Chan Sophal, director of the Centre for Policy Studies, a research unit of the Cambodian Economic Association, told the Phnom Penh Post that the Kingdom could see its rice industry in critical condition in the face of the EU tariffs. In order to offset the additional duty costs, he said, local rice farmers will have to focus on cutting production costs, and may need to switch up their crops altogether.
“The government should consider reducing the electricity cost and port fee to help our rice industry to remain or be more competitive,” he said. “I think [the impact of the tariff] will depend on the substitutability of the Cambodian rice in EU market outlets. If they like Cambodian rice, the supermarkets and consumers in Europe may not mind paying a bit more.”
According to AMRU Rice Cambodia chairman and CEO Song Saran, Cambodian rice exporters should focus on expanding to new markets – but for now, it needs Europe.
“We need the EU market and we cannot afford to lose it. So we will have to find a way to lower our operating costs to improve competitiveness,” he said.
Myanmar is in much the same boat, as Europe has steadily grown to become one of the country’s major markets. Myanmar exported upwards of $320 million worth of rice in 2017, the same year it reached an all-time high of 293,000 tonnes of rice exported to Europe.
At a World Economic Forum in September, Myanmar state counsellor Aung San Suu Kyi noted that Myanmar’s rice exports have been on the rise for years, achieving “pre-war” levels in 2017 thanks to access to foreign markets.
“[Our rice export success] has not affected the rice exports of [neighbouring countries like] Vietnam or Thailand,” she said. “The fact that we have been gaining our position in the world rice market does not mean that other local markets have suffered.”
But this could change now that the European market has set a high barrier for entry to the Indica rice market, forcing farmers to look closer to home as they seek out different buyers.
Last week, general secretary of the Myanmar Rice Federation Ye Min Aung spoke about the potential negative effects of the EU’s decision to impose duties on the country’s rice exports.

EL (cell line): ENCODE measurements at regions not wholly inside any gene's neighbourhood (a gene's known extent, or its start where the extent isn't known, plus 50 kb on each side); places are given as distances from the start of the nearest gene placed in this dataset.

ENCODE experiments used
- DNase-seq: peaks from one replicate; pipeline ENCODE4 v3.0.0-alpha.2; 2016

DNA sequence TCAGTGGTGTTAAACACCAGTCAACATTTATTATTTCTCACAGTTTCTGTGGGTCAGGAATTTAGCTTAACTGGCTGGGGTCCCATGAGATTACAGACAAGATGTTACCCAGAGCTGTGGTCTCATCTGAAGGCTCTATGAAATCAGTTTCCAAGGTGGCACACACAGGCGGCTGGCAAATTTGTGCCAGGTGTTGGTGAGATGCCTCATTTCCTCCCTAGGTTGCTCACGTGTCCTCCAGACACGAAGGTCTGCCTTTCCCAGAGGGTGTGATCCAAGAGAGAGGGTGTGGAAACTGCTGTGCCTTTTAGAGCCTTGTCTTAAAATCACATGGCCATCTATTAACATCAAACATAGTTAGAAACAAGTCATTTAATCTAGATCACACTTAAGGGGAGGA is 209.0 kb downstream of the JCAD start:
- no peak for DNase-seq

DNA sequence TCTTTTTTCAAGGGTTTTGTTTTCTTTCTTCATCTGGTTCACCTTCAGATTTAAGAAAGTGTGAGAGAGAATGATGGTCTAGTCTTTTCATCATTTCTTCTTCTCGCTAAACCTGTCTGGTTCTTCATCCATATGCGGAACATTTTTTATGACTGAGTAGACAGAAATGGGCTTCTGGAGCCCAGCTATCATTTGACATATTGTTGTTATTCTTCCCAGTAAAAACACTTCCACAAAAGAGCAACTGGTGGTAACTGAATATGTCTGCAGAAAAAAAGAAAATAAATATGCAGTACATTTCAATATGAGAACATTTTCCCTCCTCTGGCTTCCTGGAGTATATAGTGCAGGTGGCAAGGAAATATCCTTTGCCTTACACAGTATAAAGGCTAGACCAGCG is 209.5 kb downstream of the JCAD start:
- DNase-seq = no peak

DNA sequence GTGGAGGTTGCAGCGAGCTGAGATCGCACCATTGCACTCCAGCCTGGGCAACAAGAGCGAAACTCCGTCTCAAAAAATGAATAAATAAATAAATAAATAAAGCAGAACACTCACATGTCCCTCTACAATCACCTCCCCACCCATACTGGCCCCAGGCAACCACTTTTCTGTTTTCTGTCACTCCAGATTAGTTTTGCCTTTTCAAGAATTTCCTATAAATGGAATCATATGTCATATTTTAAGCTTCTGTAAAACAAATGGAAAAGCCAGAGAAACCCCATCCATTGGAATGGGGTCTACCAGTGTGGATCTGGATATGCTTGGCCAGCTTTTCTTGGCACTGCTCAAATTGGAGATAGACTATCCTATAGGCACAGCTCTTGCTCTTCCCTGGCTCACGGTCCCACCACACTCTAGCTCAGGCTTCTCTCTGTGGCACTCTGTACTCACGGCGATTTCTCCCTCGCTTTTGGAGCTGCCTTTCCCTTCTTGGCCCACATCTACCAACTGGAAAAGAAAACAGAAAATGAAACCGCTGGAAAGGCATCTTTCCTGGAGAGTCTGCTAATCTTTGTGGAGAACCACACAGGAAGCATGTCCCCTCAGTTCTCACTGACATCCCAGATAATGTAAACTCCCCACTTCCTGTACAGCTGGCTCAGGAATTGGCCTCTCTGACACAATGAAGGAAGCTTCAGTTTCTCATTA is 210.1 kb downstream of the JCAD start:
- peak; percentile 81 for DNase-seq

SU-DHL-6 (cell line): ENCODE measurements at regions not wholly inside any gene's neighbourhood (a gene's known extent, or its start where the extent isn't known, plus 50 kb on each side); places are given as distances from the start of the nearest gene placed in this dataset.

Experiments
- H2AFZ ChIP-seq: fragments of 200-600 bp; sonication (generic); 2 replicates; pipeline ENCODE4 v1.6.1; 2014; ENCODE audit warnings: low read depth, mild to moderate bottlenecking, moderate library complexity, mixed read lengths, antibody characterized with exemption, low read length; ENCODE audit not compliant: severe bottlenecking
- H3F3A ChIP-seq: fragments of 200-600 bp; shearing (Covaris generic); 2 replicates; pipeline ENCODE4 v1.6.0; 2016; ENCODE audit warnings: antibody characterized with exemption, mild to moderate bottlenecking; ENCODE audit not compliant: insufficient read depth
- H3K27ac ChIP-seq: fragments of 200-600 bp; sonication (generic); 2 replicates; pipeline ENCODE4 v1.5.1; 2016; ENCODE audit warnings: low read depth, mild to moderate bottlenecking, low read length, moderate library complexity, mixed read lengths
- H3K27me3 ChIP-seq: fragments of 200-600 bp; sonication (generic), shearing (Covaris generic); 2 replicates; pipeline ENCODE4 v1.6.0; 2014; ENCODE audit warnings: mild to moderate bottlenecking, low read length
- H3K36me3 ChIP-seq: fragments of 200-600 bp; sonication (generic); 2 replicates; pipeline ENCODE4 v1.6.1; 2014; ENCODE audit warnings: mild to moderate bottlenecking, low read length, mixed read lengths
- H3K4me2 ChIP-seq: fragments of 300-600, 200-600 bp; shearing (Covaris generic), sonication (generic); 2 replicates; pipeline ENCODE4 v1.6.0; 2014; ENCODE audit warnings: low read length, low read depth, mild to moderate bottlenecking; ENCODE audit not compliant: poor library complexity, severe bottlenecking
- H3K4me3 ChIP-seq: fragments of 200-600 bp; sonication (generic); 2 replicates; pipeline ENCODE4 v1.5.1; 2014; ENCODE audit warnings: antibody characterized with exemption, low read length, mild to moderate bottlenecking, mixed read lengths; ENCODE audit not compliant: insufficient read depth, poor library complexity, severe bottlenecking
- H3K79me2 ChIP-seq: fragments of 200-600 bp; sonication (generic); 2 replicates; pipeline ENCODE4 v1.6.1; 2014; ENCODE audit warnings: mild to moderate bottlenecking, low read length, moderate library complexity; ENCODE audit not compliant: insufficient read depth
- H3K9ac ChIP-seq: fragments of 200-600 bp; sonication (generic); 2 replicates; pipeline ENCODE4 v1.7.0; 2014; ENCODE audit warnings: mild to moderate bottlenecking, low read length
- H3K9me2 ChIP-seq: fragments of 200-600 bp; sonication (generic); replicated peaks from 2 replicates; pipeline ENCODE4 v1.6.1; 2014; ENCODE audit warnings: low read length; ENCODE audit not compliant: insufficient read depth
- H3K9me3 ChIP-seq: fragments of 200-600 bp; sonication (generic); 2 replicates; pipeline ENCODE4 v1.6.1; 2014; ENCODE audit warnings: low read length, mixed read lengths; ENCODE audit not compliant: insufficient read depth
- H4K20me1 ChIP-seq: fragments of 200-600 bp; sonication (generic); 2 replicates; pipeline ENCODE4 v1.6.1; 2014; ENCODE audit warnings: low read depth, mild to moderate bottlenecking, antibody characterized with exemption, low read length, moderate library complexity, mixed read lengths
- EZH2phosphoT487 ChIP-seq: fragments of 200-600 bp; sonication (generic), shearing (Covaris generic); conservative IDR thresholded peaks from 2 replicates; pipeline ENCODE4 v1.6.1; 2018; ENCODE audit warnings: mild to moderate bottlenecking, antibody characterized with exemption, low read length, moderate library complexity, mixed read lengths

“We have seen increased income as we are able to export quality rice to EU market,” he told a local news outlet. “Unless we have [duty free export] rights, we have to compete more with other countries. But to do so, we have much difficulty – we don’t have enough ports and warehouses.”
However, others are for more optimistic about the potential effects of the new tariff, which some Burmese industry insiders – including Myanmar Rice Federation joint secretary Lu Maw Myint Maung alongside several local rice exporters – claim will only affect about 60,000 to 100,000 tonnes of Indica exports. Even if only 100,000 tonnes of Myanmar’s exports were to be affected, however, the new tariff would still result in a loss of approximately $20 million for the country, should Myanmar choose to send its rice to the EU in the upcoming year.
According to Hla Maung Shwe, deputy chairman of the Union of Myanmar Federation of Chambers of Commerce and Industry, it could be worse – the EU could have chosen to target duty-free garment imports, which are the backbone of several developing Southeast Asian economies.
“This decision will not affect us very much on rice exports to Europe, but if it were on our garment exports, it would hurt,” Hla Maung She told Radio Free Asia.
In Cambodia, officials are looking at the new tariff as an opportunity, and a sign from the EU that the Kingdom no longer needs preferential treatment. Cambodia’s Council of Ministers spokesman Phay Siphan told RFA that the government is unconcerned by the tariff, though he admitted it would have an impact.
“Imposing a tax on Cambodia is a positive development, which proves that Cambodia is able to pay duties like other countries,” he said. “We know that imposing the tax will affect us, but we must be ready to compete on a level playing field with other countries in trade.”